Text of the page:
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Google-FTC Settlement Demonstrates the Privacy Risks of Generating Buzz

March 31, 2011

Google would face new restrictions on its business practices and must conduct independent privacy audits for the next 20 years under a proposed settlement with the Federal Trade Commission (FTC) regarding the Google Buzz social networking service. 

The proposed settlement illustrates the need to consider privacy issues carefully before launching a new product or service, and to implement the new offering in a manner consistent with past and current representations to users. 

Google launched Buzz in 2010 as its highly-publicized foray into the rapidly growing social networking market.  As part of the launch, Gmail users were greeted with a message announcing the service and providing the options "Sweet! Check out Buzz" and "Nah, go to my inbox."  The FTC alleged that users who chose the "Nah" or the "Turn Off Buzz"options were still enrolled in certain Google Buzz features.  Google also did not inform users who chose "Sweet!" that the service would reveal the identity of their most e-mailed contacts by default. 

Additionally, the FTC charged Google with violating its own privacy policy.  Google had represented that it would use information from consumers signing up for Gmail only to provide a web-based email service.  Nonetheless, Google used Gmail account information to populate its social networking service.  Finally, the FTC charged Google with violating its obligations under the U.S.-European Union Safe Harbor to provide notice and choice before using consumer data for a purpose other than for which it was collected.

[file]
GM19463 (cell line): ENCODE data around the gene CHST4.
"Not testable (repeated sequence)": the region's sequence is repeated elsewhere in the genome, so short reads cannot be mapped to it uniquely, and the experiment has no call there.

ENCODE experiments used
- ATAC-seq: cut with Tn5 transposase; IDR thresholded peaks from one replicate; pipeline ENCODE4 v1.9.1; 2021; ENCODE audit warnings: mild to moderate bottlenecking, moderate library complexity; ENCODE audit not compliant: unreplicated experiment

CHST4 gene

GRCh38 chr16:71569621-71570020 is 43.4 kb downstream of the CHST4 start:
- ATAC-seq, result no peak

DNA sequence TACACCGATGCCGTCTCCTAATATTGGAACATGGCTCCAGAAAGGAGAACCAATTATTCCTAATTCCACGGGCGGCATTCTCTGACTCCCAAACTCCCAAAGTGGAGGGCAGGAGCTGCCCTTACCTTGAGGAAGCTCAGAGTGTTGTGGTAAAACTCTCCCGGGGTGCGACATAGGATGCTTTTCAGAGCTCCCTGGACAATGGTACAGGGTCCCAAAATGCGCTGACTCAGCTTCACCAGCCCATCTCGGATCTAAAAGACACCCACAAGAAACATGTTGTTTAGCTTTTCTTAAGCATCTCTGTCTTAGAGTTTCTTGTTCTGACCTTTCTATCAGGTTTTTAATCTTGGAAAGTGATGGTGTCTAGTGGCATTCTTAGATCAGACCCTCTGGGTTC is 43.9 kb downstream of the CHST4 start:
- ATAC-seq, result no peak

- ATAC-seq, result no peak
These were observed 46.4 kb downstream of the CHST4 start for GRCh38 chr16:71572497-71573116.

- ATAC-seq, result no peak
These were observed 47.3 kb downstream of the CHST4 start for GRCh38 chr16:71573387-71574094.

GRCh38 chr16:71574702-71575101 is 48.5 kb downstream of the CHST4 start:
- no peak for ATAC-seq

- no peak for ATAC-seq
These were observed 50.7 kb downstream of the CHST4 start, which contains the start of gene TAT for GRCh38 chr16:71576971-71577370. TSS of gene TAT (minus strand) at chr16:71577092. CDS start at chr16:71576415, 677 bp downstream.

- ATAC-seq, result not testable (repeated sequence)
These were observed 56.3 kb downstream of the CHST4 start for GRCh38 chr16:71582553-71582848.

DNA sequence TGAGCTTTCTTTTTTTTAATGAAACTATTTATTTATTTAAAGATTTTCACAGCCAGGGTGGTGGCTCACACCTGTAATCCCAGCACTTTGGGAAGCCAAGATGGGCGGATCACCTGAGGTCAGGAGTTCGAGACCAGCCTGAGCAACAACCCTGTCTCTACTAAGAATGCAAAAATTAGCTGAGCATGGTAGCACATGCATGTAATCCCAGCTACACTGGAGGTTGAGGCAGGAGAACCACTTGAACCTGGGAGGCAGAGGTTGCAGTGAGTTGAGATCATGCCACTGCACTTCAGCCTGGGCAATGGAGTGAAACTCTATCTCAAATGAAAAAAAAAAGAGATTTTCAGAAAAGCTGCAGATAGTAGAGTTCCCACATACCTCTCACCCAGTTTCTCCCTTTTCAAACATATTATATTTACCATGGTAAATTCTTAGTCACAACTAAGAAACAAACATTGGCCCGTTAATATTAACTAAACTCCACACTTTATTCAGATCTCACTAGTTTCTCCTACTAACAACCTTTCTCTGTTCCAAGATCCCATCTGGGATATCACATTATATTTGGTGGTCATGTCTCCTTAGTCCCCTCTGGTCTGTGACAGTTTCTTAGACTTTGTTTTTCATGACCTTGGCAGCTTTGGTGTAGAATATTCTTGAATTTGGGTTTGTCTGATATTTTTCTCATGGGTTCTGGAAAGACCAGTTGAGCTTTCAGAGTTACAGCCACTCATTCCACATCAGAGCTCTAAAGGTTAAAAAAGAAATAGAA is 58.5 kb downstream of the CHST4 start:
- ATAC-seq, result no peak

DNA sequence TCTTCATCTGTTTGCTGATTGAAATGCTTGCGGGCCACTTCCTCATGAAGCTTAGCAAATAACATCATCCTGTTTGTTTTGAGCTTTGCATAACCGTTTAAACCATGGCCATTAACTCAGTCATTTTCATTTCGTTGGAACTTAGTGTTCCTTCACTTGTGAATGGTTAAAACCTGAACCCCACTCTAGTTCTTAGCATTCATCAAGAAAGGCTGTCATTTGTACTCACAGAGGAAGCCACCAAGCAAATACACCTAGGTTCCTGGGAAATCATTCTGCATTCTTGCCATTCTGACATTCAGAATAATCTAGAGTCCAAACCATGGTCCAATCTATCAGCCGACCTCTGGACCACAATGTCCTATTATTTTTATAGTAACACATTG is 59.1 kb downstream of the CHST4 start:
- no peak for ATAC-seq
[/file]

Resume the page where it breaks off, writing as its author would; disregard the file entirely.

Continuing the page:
Under the settlement, announced on March 30, 2011, Google would be prohibited from making future misrepresentations about its privacy policies and about its compliance with the U.S.-E.U. Safe Harbor.  Each violation can result in a civil penalty of up to $16,000. 

Google would also establish a "comprehensive privacy program" to address privacy risks going forward, incorporating "privacy by design" concepts.  Google also would agree to obtain "opt-in" consent prior to any new or additional sharing of user information with a third party that (1) is a change from stated sharing practices and (2) results from a changed, additional, or enhanced product.  Finally, Google agreed to independent audits of its privacy and data collection practices every two years for the next 20 years.  Although the proposed settlement does not involve a fine, last September Google paid $8.5 million into a privacy education fund to settle a class action lawsuit over Google Buzz. 

The Google settlement should serve as a warning and reminder to broadcasters and other online publishers that before introducing any new service or product online that uses consumer information, you should ensure that it is consistent with your privacy policy and that any planned use of personal information does not violate any privacy laws or regulations.

*District of Columbia Bar (Pending, supervised by principals of the firm)